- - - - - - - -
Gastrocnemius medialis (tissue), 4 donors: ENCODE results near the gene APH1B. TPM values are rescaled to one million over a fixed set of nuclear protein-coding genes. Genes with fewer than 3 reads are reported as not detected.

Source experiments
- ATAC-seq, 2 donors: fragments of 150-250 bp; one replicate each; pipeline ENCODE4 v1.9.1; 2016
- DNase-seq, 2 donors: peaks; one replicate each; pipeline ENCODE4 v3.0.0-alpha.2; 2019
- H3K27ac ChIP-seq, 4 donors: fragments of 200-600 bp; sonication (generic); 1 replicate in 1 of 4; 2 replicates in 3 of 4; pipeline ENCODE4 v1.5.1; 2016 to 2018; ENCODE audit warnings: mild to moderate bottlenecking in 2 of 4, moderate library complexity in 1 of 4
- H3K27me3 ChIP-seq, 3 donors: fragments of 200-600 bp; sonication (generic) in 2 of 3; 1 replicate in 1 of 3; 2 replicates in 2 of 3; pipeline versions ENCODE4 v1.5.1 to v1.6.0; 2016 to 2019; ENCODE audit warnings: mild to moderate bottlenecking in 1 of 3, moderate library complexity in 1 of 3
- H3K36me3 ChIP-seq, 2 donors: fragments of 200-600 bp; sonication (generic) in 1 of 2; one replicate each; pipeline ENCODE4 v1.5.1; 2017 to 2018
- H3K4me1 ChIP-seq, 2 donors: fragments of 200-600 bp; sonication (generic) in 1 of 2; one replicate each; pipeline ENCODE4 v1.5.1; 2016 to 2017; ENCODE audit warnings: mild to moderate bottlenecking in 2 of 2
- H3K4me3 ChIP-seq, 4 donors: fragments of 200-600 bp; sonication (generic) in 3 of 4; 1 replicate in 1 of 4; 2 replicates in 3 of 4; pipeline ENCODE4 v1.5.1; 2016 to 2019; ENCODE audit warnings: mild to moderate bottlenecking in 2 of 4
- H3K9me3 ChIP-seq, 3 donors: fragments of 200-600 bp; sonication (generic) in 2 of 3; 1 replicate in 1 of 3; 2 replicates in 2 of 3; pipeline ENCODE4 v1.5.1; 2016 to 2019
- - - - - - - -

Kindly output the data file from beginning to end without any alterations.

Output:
Gastrocnemius medialis (tissue), 4 donors: ENCODE results near the gene APH1B. TPM values are rescaled to one million over a fixed set of nuclear protein-coding genes. Genes with fewer than 3 reads are reported as not detected.

Source experiments
- ATAC-seq, 2 donors: fragments of 150-250 bp; one replicate each; pipeline ENCODE4 v1.9.1; 2016
- DNase-seq, 2 donors: peaks; one replicate each; pipeline ENCODE4 v3.0.0-alpha.2; 2019
- H3K27ac ChIP-seq, 4 donors: fragments of 200-600 bp; sonication (generic); 1 replicate in 1 of 4; 2 replicates in 3 of 4; pipeline ENCODE4 v1.5.1; 2016 to 2018; ENCODE audit warnings: mild to moderate bottlenecking in 2 of 4, moderate library complexity in 1 of 4
- H3K27me3 ChIP-seq, 3 donors: fragments of 200-600 bp; sonication (generic) in 2 of 3; 1 replicate in 1 of 3; 2 replicates in 2 of 3; pipeline versions ENCODE4 v1.5.1 to v1.6.0; 2016 to 2019; ENCODE audit warnings: mild to moderate bottlenecking in 1 of 3, moderate library complexity in 1 of 3
- H3K36me3 ChIP-seq, 2 donors: fragments of 200-600 bp; sonication (generic) in 1 of 2; one replicate each; pipeline ENCODE4 v1.5.1; 2017 to 2018
- H3K4me1 ChIP-seq, 2 donors: fragments of 200-600 bp; sonication (generic) in 1 of 2; one replicate each; pipeline ENCODE4 v1.5.1; 2016 to 2017; ENCODE audit warnings: mild to moderate bottlenecking in 2 of 2
- H3K4me3 ChIP-seq, 4 donors: fragments of 200-600 bp; sonication (generic) in 3 of 4; 1 replicate in 1 of 4; 2 replicates in 3 of 4; pipeline ENCODE4 v1.5.1; 2016 to 2019; ENCODE audit warnings: mild to moderate bottlenecking in 2 of 4
- H3K9me3 ChIP-seq, 3 donors: fragments of 200-600 bp; sonication (generic) in 2 of 3; 1 replicate in 1 of 3; 2 replicates in 2 of 3; pipeline ENCODE4 v1.5.1; 2016 to 2019